Among the members of LEVERAGEDWISDOM is a new generation of entrepreneurs, including the sons and daughters of former members. I call them “Educated – Inventive – Driven.”
This new generation “gets” what LEVERAGEDWISDOM is all about and is predisposed to collaborative thinking and peer process. What took their parents years to acknowledge, “That no one of us is as smart as all of us,” these new leaders have already embraced as part of their educational process. Read more →
I had built five women’s boutiques, struggling to manage my success and fearful of growing further beyond my skills. Eager to learn and curious as to how he had accomplished his success, I asked a lot of questions. Where do you get your ideas? How did you get started? How did you finance your growth? What made you…? Read more →
“No one of us is as smart as all of us” or The Wisdom of Crowds.
A LEVERAGEDWISDOM Member recently summed up his meeting day experience by declaring, that it seemed “No one of us is as smart as all of us.” He had presented to the assembled CEOs a troubling issue about a long time key employee. He had come to believe his CFO’s level of competency no longer matched the demands of the organization. Read more →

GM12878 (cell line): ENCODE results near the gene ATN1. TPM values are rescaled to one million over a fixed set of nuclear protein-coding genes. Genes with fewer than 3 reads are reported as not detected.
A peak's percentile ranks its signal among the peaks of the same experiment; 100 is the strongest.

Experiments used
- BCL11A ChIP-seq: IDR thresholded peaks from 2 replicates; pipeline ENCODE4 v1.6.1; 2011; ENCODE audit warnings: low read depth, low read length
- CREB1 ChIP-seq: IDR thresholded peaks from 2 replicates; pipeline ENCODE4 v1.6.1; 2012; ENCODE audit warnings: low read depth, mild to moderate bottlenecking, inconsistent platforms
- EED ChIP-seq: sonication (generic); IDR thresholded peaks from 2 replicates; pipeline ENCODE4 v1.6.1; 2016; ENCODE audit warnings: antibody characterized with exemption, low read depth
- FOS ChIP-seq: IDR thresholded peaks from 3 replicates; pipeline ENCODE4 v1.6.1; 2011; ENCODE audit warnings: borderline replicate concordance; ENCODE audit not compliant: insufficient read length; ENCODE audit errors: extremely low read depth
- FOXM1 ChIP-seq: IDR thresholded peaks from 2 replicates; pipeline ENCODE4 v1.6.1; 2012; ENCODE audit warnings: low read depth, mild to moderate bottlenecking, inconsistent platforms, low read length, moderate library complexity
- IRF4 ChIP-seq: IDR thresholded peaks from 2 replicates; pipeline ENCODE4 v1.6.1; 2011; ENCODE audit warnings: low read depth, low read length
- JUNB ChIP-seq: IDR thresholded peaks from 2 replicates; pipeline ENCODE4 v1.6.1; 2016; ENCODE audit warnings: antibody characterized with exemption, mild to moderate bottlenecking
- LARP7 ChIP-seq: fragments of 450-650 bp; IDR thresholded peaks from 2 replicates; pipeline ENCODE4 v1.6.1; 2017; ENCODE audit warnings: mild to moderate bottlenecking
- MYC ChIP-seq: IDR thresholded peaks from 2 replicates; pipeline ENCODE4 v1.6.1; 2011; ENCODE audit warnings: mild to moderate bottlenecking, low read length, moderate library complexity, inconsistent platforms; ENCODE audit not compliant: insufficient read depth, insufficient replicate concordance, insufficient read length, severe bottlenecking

If you survived the economic tsunami of the last 36 months, you know that not everyone lost their house, but everyone got wet, and some came out soaked to the bone. John Keynes, the influential British economist, once said “the market can stayirrational longer than you can stay solvent.” Read more →
In “The Black Swan: The Impact of the Highly Improbable,” author Nassim Nicholas Taleb contends that our belief in the predictability of events, based on what’s happened in the past, is so ingrained that we either overlook or can’t conceive of the fact that genuinely important events can’t always be predicted.
If, for example, as a life experience, you encounter one white swan, 10 white swans or 1,000 white swans, this does not in and of itself prove that all swans are white. But if in the course of encountering all these white swans, you come across one black swan, this definitely proves that not all swans are white. Read more →